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 Knitting As A Form Of Therapy
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audlorenns
New Pal

Canada
7 Posts

Posted - 01/23/2012 :  3:59:53 PM  Show Profile Send audlorenns a Private Message  Reply with Quote
I have found knitting to be very therapeutic. I love making projects for others such as afghans, pillows, scarves, touques and mittens. Trying new and challenging patterns keeps me on my toes.

donnawatk
Seriously Hooked

766 Posts

Posted - 01/24/2012 :  05:06:18 AM  Show Profile Send donnawatk a Private Message  Reply with Quote
Hi Audlorenns, I have living proof that knitting can be therapeutic. I had high blood pressure and knitting has help bring it down. I think this the best stress reliever. Donna
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sherrya
Warming Up

USA
55 Posts

Posted - 01/25/2012 :  7:00:10 PM  Show Profile Send sherrya a Private Message  Reply with Quote
I agree! When the weather is nice I will sit outside in the parking lot at work to knit. Nobody bothers me and I am very relaxed. Only problem is that I don't want to go back.
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Susan LaMontagne
New Pal

2 Posts

Posted - 01/26/2012 :  04:09:09 AM  Show Profile Send Susan LaMontagne a Private Message  Reply with Quote
Knitting is a great therapy. When I broke my arm/wrist 3 years ago, knitting helped me re-gain the dexterity I'd lost in my fingers. I knit every day and I know it keeps me relaxed. Whenever I'm stressed, I pick up a project to focus on.
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Sunflower
New Pal

USA
4 Posts

Posted - 01/26/2012 :  06:57:25 AM  Show Profile Send Sunflower a Private Message  Reply with Quote
I agree with these posts; knitting has helped me calm down from work in the medical field.
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Dampal2000
New Pal

8 Posts

Posted - 01/26/2012 :  08:27:16 AM  Show Profile Send Dampal2000 a Private Message  Reply with Quote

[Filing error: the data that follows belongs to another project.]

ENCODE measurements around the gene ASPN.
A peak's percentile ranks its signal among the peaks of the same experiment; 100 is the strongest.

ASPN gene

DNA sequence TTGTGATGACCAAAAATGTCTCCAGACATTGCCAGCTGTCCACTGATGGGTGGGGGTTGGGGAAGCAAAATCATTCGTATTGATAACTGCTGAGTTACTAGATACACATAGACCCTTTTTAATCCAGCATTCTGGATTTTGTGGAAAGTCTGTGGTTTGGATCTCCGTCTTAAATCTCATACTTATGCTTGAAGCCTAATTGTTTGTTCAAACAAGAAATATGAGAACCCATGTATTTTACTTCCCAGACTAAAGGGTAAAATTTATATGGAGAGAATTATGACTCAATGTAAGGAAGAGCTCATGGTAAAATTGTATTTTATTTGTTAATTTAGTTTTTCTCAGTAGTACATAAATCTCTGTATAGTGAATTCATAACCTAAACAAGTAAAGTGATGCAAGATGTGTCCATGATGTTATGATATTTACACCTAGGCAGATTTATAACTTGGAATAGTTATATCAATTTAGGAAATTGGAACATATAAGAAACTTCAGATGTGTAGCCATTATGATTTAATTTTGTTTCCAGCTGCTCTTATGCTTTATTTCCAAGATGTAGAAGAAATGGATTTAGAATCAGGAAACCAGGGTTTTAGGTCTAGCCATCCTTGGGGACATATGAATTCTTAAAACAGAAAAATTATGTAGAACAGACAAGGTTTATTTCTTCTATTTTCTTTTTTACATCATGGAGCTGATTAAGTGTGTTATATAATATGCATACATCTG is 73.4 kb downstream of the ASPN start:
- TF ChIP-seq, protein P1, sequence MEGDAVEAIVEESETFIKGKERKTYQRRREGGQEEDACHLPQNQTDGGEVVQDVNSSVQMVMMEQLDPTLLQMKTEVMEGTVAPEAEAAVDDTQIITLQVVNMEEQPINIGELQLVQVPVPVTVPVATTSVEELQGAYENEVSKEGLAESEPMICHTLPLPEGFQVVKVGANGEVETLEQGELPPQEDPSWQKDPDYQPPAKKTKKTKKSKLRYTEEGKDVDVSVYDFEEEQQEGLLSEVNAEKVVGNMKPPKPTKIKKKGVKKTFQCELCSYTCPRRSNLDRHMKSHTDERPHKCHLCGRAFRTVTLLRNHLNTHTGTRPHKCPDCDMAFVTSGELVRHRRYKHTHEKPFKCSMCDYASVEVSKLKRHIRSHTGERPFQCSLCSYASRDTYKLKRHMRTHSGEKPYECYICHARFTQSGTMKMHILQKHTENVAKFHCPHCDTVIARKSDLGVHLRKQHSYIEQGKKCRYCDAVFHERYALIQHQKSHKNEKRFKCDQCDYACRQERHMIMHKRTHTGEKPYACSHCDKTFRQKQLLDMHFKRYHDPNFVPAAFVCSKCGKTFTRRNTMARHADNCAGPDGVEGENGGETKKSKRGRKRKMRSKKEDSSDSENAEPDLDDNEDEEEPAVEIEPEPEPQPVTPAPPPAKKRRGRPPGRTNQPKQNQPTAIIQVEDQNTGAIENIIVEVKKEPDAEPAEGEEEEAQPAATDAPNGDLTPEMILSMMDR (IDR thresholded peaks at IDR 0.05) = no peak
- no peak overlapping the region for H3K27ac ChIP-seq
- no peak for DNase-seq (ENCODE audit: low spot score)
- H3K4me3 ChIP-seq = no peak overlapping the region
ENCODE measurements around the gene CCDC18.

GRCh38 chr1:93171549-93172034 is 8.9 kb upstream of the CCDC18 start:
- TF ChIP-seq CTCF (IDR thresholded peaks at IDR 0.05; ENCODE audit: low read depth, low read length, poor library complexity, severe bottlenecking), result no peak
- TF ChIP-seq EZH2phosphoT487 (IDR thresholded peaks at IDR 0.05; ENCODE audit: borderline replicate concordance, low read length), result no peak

A couple of weeks ago I came home on a Friday after a HORRIFIC day at work, that ended in office-wide panic due to the sudden defection of 5 top employees to a competitor. Everyone was just flipping out. The stress was terrible! I felt like getting drunk, only ... oh yeah!! I DON'T DRINK!!! So, I decided to immerse myself in a new knitting challenge, and spent the next 8 hours - until well into the wee hours of the next morning - researching the process and learning how to knit socks from the Toe-Up, practicing my JMCO skills, and gathering various sock patterns. The process completely absorbed me, diverting my mind and energy from re-running the days events and "What if ..." scenarios. If that's not therapeutic - sanity saving, in fact - I don't know what is!!!
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knithappy
New Pal

USA
5 Posts

Posted - 01/26/2012 :  08:45:03 AM  Show Profile Send knithappy a Private Message  Reply with Quote
Last spring I had shoulder surgery and I was unable to move my right arm for 6 weeks. I could move my hand, though, and was able to knit. I finished a sweater for myself, a baby sweater, and two scarves for Christmas gifts. My physical therapist couldn't believe how quickly I recovered complete use of my arm, and has new respect for knitting as PT.
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Dampal2000
New Pal

8 Posts

Posted - 01/26/2012 :  09:13:46 AM  Show Profile Send Dampal2000 a Private Message  Reply with Quote
A couple of weeks ago I came home on a Friday after a HORRIFIC day at work, that ended in office-wide panic due to the sudden defection of 5 top employees to a competitor. Everyone was just flipping out. The stress was terrible! I felt like getting drunk, only ... oh yeah!! I DON'T DRINK!!! So, I decided to immerse myself in a new knitting challenge, and spent the next 8 hours - until well into the wee hours of the next morning - researching the process and learning how to knot socks from the Toe-Up, practicing my JMCO skills, and gathering various sock patterns. The process completely absorbed me, diverting my mind and energy from re-running the days events and "What if ..." scenarios. If that's not therapeutic - sanity saving, in fact - I don't know what is!!!